A small painting of Herbie Rose, walking along a wooded path with his dog Rosey, hangs in the Village of the Arts studio where the award-winning artist brought blank canvasses to life with artist and wife, Graciela Giles, at his side.
The painting was done by Giles and shows Rose walking away, his back to the audience as he seems to get smaller in the shadows of tall, vibrant trees. Giles looks at that painting with new perspective as Rose continues his fight against Alzheimer’s. “It’s like he’s walking away from me,” Giles said.
Giles’ eyes tell the story that Rose is slowly losing his battle. She looked at her painting through tears and said, “It’s a horrible disease. It robs you of your life — and what a wonderful life Herbie lived.”
Rose will be honored at a special event on Saturday, from 11 a.m. until 5 p.m. at the couple’s village studio at 923 13th St. W. Rose is the founding member of the village, and it was he who first envisioned the Village of the Arts as a live-work arts community in 1986. Giles said her husband’s dream has seen some obstacles over the years. It took some time to get people to buy into the concept, only to be deterred again in the 2008 economic collapse.
“Even though we’ve had some people leave, we’ve had a lot more new people move in with new ideas,” Giles said. “Things are progressing again and in a way, it’s like we have a brand new start. I think Herbie would be proud.”
The idea earned him the title of “honorary mayor of the Village of the Arts” by Bradenton Mayor Wayne Poston. Saturday’s Day of Wine and Roses will honor the life and work of Jamaica-born Rose, who opened his first gallery in 1968. Rose eventually moved to Florida and taught at the Ringling School of Art.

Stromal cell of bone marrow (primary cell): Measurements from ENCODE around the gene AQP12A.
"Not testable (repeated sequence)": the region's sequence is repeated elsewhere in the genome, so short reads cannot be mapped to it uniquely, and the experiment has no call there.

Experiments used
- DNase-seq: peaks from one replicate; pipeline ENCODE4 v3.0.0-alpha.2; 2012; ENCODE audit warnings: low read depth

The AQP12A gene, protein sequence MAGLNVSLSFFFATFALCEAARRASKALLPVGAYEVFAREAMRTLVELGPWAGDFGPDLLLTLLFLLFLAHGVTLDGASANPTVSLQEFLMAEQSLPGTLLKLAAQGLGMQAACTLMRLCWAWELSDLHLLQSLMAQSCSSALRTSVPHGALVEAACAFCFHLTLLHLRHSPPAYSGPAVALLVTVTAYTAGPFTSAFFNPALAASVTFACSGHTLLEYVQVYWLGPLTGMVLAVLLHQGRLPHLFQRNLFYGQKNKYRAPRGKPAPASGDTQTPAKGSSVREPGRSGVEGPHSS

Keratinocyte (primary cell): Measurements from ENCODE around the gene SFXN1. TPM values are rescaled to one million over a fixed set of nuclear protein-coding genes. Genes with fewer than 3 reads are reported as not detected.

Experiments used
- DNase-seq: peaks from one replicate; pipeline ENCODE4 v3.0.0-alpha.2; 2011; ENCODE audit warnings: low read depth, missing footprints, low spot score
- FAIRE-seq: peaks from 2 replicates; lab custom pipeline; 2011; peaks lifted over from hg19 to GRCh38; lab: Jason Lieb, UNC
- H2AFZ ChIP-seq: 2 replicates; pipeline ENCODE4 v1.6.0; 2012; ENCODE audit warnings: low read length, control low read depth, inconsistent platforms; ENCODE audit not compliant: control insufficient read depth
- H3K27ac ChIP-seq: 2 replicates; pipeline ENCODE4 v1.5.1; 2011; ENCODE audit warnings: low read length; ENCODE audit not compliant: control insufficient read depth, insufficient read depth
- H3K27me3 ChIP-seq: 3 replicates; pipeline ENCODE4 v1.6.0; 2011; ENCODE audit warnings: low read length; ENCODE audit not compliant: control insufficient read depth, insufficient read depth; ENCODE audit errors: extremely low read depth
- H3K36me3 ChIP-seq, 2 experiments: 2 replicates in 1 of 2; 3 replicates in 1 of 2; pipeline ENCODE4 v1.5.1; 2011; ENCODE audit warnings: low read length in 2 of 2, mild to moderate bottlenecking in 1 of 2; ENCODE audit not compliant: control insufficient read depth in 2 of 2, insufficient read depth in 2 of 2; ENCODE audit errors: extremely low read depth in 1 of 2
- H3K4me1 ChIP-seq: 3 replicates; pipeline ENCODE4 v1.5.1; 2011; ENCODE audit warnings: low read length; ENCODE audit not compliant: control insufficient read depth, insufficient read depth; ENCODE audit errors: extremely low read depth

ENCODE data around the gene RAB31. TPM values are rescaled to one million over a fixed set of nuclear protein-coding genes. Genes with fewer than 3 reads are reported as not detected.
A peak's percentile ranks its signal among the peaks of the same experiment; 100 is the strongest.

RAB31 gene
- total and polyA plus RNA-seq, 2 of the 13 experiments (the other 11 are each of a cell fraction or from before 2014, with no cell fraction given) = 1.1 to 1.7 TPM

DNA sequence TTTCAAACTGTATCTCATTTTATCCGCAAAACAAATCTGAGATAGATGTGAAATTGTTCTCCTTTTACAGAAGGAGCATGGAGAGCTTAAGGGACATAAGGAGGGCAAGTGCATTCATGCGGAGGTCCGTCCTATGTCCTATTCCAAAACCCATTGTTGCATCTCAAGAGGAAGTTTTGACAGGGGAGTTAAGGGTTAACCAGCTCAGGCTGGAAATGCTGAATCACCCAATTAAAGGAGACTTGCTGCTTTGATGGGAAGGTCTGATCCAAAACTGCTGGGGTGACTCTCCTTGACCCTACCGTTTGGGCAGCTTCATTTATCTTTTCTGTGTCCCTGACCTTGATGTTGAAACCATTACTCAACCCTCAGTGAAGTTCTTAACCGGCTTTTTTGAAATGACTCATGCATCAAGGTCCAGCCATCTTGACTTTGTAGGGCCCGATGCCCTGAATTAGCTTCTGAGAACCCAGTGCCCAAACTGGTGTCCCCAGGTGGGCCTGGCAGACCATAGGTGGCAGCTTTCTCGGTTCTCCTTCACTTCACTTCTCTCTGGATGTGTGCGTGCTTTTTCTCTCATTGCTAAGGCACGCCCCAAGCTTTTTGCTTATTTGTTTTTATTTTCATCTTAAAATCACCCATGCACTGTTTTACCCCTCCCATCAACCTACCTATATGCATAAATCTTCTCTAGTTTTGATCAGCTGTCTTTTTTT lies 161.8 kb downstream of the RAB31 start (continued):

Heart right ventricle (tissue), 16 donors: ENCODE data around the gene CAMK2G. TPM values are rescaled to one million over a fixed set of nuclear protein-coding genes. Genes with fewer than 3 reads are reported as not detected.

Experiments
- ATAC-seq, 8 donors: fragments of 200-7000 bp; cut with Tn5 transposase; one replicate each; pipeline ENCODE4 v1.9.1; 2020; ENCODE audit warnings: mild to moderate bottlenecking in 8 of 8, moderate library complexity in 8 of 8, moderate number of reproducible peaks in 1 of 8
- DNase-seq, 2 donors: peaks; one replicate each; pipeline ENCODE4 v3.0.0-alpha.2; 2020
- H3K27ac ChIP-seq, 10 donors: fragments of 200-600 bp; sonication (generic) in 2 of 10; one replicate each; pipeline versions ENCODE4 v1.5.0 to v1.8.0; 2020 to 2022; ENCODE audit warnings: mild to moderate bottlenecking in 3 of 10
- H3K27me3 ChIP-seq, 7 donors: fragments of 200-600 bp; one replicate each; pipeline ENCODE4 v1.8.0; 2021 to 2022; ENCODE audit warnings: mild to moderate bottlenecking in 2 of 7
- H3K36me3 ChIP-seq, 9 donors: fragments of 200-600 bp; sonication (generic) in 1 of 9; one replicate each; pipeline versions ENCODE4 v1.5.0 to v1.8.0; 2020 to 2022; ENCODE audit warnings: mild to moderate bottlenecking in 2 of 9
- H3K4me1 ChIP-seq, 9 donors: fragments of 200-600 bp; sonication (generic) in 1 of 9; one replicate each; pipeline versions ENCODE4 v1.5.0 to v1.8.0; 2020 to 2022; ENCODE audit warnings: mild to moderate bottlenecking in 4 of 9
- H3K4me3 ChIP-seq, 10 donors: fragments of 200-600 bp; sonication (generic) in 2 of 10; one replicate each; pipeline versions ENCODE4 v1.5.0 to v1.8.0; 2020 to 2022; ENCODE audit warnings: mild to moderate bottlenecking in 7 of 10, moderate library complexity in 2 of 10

Giles is a talented artist in her own right and, at times, her and her husband’s works mimic one another.
“Is that surprising? We spent a lot of years traveling together, and it was always amazing because more often than not, we gravitated toward the same exact thing to paint,” she said.
Saturday’s event will feature Giles and many of Rose’s former students, fellow artists, collectors, fans and friends. Many of Rose’s and Giles’ works will be on sale for discounted prices.
“It’s hard because every one has a memory,” Giles said. “But at some point you have to let go.”
Giles said her husband was much more than an artist.
“He quietly went about his business,” she said. “He never sounded trumpets for himself. He just went out and did it through his art, but he went beyond that in his way with people. He was gentle and kind. All the time, I still get calls and emails asking about him.”
Alzheimer’s will occasionally give a victim a day of clarity, but, she said, “That’s not really happening any more.”
Giles’ love for her husband is apparent, and she could rarely recall a memory without tears welling in her eyes. But when the subject changed to Saturday’s event, a light shined and a smile widened.
“To know that so many of his former students and friends will be here, well, you can only imagine how much that pleases me,” Giles said. “It’s going to be a very special day honoring Herbie and his work. It goes beyond beautiful the work he has created. It’s all about the wonderful things he has done in his lifetime for other people. He’s given so much of himself. He is really loved and appreciated.”